Dead Island preview: Surviving together is three quarters of the fun

If you ain't plannin' on dying together, you'd best get learnin' to fight together. We got our first bite of Dead Island's co-op at E3, which adds a lot more dimension to the overall game than the single-player experience we had before.

Getting the zombified elephant out of the room first, though, publisher Deep Silver says the game's animations and combat feel aren't yet finalized yet. A good thing, since many of the melee weapons still aren't satisfying. For a game that has three of its four core characters focused on beating the infected stuffing out of the undead, the melee looks like chaotic slashing and feels incongruent with the effort put into the rest of the game.

That's not to say all the melee weapons feel awkward, which makes the whole situation even more bizarre to explain. The baseball bats actually seem to have a heft to them, so when you're attacking a zombie there's a reaction. You'd expect the same kind of look from a heavy metal rod, but it just doesn't seem to jive. Whether it's the animations, zombie reactions or something I'm just not pinpointing, the melee combat still needs work. I didn't have an opportunity to try out a gun, but Dead Island if very focused on melee combat being core to the overall experience.

As for the co-op of Dead Island, now that's something worth possibly getting stuck on an island of the undead for.
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Dead Island's co-op is designed to work peer-to-peer, a disconnection will just boot you back to your own world solo. Friends can jump into their buddy's vacation nightmare as one of four characters. Multiple players can be the same character, so it's possible to have a team of four "tanks "or four "rogues," but that's not recommended.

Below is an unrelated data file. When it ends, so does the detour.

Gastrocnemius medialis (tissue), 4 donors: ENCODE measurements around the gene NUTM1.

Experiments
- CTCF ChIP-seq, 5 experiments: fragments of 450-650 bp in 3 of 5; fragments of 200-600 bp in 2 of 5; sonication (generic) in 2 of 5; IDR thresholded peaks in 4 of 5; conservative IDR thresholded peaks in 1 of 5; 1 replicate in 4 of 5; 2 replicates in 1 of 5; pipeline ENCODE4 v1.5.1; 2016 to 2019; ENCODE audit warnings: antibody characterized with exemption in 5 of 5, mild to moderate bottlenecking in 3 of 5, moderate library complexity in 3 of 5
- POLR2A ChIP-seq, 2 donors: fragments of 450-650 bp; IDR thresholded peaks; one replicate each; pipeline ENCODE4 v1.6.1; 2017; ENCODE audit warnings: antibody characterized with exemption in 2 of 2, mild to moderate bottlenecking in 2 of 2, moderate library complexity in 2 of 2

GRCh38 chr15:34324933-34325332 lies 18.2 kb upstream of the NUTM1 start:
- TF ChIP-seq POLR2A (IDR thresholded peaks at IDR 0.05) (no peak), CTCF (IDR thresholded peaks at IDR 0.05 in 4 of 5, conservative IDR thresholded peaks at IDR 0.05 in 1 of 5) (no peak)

The characters can be broken down into some basic class types. Logan is the "jack of all trades" and can support the team with stat boosting shouts. Xian Mei is the rogue, specializing in pointy weapons and can even gain a backstab ability later on. Sam B. is the tank and is designed to collect undead aggro. Finally, Purna is the "mage" or "hunter," the only character proficient in guns, who is supposed to stand back and pew-pew from afar.

I played as Sam B. during my preview. However, without messing around with the class tree or having any real knowledge that I was supposed to play the "tank" role, the whole experience felt more like Left 4 Dead. Our job was to leave the Church safehouse and put up some posters, but I was just a tag-a-long on the quest. In the end I think I completed the quest, but without actually interacting with the other three players verbally, I just followed the one person who grabbed the quest and pushed foward by punching, stabbing and beating any zombies that crossed our path.

It's pretty easy to tell that Dead Island will have less of that Left 4 Dead arcade experience and feel more like a Borderlands style RPG once you're playing with real friends, coordinating skill trees and actually having a care for the other members of the party.

Not that you actually have to play with friends when you inhabit their Dead Island world. Four players can play "together," but still wander off and do their own thing. A quest tracker allows you to see what everyone else is up to and coordinate if you desire.

The game will also have collectibles like Crackdown's orbs or Assassin's Creeds feathers. However, there won't be an easy map function to track these and each player's collectibles live separately in their world. Meaning, if your buddy grabs a collectible, they will have to tell you where it is so you can also get it.

The co-op experience will also be online only. No split-screen couch co-op. There will also be no bots available to control the other characters. If you're playing alone, you are dying alone.

Despite the kinks that still have to get worked out of the melee combat, if you're looking for a co-op RPG experience with friends, Dead Island is shaping up to deliver a solid drop-in/drop-out experience.

This article was originally published on Joystiq.